How Offices Became the Modern Factory Floor

As robots replaced factory workers between 1995 and 2015, manufacturing productivity in the U.S. roughly doubled. However, during the same time, productivity growth of the world’s most developed economy was also the slowest it has been in 50 years.
 
Rapid improvements have since been made to economic productivity. For example, productivity soared with the introduction of connected computing power in the workplace. However, we’re no longer enjoying the benefits that computing once drove.
 
While computing has transitioned millions of people to working in front of a screen and continues to enable remote work, only 7% of office workers think they’re productive. In fact, nine out of 10 office workers say they spend less than one of every four hours working on creative ideas or leads. And the rest of their time? Spent on menial, repetitive, and administrative tasks.
 
It’s no wonder productivity has stalled. Offices have become, by and large, the proverbial “factory floor.”
 
The analogy, though, is not perfect. What characterized factory work -- monotony, isolation, repetition -- is what made it perfect for robots. It isn’t, or shouldn’t be, what defines productive, valuable human work.
 
Humans bring a unique empathy, intuition, and creativity to problem solving that even the best technologies, like artificial intelligence (AI), are far from mastering. The problem is that we have less time to do what we are truly good at because we’re spending most of our time doing what we can, theoretically, automate.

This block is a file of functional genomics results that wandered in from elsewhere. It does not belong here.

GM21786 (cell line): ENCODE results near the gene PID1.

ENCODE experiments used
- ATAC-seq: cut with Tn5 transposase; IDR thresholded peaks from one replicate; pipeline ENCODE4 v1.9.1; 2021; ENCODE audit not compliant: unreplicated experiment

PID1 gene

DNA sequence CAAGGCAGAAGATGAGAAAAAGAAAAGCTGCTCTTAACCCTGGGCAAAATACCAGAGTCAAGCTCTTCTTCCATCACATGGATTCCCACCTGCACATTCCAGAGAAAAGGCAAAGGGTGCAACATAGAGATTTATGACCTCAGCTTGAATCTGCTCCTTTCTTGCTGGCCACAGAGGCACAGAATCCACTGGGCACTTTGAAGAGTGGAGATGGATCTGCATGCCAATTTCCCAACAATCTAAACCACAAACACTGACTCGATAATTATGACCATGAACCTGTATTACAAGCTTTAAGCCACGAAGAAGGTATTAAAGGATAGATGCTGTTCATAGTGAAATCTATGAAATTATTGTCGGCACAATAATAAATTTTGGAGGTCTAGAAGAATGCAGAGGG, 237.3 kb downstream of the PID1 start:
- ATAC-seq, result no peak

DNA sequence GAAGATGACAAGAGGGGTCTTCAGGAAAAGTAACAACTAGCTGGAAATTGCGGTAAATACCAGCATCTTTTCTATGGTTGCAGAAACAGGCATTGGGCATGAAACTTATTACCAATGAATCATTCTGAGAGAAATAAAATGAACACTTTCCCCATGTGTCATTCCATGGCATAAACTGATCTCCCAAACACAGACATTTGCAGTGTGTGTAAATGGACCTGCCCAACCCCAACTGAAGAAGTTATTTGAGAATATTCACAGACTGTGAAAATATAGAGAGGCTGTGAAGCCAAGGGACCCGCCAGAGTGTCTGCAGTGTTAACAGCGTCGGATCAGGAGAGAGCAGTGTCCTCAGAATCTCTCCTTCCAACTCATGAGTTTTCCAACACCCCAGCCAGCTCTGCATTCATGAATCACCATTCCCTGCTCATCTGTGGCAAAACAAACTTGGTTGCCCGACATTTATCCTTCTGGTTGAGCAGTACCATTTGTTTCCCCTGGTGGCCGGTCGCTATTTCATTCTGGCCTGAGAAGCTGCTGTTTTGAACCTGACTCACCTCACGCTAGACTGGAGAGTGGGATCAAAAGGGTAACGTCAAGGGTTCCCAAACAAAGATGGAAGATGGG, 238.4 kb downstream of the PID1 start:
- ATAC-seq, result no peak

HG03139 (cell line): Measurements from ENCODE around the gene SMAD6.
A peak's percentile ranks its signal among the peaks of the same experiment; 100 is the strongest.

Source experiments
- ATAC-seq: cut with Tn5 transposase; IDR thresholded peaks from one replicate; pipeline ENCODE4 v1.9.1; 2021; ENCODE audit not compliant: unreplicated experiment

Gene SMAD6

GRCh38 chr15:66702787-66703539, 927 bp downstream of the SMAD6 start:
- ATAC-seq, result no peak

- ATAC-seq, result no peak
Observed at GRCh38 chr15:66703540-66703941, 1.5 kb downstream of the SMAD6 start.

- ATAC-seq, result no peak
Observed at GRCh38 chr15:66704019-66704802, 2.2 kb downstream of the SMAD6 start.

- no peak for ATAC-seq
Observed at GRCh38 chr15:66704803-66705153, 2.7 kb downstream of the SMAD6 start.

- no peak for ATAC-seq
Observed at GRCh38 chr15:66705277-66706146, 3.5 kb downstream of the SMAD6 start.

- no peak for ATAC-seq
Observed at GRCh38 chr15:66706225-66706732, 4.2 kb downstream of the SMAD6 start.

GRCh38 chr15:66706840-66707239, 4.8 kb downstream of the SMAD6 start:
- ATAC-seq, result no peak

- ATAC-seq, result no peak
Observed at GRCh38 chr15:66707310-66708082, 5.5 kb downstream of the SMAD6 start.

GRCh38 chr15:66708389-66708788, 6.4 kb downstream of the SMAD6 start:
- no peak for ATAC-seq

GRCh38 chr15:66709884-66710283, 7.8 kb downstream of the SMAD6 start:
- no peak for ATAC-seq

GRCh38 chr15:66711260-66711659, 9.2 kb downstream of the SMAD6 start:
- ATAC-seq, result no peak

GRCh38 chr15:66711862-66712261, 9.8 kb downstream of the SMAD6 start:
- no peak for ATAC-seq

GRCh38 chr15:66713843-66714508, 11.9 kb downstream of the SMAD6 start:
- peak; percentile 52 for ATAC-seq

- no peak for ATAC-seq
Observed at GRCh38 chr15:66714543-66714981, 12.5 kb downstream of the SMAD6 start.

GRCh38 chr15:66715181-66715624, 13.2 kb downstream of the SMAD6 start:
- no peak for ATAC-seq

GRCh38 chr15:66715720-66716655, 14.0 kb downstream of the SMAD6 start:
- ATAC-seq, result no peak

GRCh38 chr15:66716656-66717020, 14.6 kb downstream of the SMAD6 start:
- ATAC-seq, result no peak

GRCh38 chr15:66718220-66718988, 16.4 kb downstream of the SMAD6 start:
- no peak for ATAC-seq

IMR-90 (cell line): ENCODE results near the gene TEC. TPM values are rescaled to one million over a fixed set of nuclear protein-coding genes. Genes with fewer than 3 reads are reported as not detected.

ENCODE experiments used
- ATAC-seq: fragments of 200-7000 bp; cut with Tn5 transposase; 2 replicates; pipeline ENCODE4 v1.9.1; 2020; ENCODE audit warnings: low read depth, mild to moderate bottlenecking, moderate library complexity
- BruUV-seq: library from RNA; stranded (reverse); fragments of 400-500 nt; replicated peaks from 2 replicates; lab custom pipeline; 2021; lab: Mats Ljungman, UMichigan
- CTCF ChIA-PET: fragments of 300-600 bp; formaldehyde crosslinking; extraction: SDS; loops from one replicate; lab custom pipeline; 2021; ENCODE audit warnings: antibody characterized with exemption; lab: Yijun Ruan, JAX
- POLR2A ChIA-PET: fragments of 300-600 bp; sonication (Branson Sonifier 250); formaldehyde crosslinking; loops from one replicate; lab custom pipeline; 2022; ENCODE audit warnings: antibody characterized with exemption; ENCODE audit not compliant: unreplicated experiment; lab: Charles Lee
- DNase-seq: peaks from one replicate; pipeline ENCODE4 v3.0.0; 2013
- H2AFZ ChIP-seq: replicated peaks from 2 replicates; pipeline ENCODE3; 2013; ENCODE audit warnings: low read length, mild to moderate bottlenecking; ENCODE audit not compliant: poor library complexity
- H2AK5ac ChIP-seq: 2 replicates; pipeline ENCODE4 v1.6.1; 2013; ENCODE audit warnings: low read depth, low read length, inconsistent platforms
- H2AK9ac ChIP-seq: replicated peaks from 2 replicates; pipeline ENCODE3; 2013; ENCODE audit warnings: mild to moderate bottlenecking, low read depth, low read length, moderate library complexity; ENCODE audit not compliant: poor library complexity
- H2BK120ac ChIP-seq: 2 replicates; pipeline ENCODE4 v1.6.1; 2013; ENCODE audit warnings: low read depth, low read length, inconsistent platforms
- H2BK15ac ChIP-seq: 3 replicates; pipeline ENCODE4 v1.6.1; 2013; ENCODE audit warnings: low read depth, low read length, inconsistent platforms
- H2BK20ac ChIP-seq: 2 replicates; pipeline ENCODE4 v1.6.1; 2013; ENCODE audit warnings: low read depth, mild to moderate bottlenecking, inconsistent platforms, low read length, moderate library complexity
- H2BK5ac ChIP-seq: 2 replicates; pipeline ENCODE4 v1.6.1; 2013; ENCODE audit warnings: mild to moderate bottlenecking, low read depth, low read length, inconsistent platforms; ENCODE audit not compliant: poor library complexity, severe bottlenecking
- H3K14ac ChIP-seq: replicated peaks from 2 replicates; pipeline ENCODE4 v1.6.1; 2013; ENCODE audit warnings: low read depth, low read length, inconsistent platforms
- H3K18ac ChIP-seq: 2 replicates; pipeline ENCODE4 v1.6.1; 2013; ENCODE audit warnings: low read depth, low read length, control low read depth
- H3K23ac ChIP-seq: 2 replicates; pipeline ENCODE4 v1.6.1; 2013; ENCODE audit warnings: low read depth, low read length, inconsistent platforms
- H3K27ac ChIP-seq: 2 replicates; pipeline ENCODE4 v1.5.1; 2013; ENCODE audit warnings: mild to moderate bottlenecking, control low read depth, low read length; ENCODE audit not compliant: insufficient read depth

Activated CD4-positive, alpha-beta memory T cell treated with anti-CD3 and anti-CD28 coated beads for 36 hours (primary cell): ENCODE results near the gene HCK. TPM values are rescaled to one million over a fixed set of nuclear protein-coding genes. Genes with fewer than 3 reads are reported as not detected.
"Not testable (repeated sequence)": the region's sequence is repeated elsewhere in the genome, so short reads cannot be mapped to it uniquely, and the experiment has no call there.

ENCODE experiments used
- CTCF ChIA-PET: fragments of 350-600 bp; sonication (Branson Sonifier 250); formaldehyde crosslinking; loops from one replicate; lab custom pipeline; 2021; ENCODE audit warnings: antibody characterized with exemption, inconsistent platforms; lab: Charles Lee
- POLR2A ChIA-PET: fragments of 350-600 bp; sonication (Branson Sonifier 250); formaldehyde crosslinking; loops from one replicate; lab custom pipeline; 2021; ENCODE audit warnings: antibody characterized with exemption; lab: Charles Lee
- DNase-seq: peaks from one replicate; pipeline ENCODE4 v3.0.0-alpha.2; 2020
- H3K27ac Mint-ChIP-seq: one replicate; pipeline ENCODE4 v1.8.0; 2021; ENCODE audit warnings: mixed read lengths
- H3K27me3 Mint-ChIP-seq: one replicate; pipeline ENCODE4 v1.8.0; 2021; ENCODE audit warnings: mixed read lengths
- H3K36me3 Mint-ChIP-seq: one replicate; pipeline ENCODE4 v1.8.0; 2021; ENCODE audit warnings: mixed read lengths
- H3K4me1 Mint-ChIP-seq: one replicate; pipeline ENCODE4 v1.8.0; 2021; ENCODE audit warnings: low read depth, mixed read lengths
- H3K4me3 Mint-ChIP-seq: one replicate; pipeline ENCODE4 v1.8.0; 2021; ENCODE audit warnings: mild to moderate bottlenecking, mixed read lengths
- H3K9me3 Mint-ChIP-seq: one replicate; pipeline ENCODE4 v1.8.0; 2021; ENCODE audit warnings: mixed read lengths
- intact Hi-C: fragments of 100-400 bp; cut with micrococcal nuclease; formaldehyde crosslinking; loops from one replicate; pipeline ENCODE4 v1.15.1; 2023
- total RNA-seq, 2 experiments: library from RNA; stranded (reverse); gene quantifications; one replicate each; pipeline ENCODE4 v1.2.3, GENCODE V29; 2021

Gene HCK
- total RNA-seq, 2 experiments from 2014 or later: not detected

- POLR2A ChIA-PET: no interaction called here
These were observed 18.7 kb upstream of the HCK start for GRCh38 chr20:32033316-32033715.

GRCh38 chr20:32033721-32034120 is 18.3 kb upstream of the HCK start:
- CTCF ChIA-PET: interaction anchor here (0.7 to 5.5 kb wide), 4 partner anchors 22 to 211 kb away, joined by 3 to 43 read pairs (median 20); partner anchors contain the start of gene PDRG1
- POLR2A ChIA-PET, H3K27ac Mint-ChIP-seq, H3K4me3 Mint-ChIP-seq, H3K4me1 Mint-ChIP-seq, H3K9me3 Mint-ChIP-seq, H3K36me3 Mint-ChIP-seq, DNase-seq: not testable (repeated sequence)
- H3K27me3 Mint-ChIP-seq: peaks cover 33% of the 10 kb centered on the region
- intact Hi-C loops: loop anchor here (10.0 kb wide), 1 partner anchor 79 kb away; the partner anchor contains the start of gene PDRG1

We copy/paste information a thousand times a week from disconnected software and systems. We generate manual reports of our activities weekly for our managers and stakeholders. We spend hours following up and keeping people looped in on projects and initiatives we’re involved on. These days, who isn’t a project manager?
 
Because of this, our output, or productivity, and our relationships with colleagues suffer. How can they not, when most of what we do is thankless administration that frustrates and distracts us?
 
So, bring on AI and, really, any other software that helps humans be our best selves. Let it do for us what robots have done for manufacturing. Let it allow us to leverage software, technology, and algorithms to outsource every copy/paste, manual reconciliation, and identical daily task that sparks no joy and keeps us from bringing our most valuable and human selves to our work.
 
As the line between life and work blurs and we look to rediscover purpose in the activity we spend 25% of our time doing, we should welcome the help technology offers.
 
The question is not whether AI should, but whether AI really can, deliver on that promise.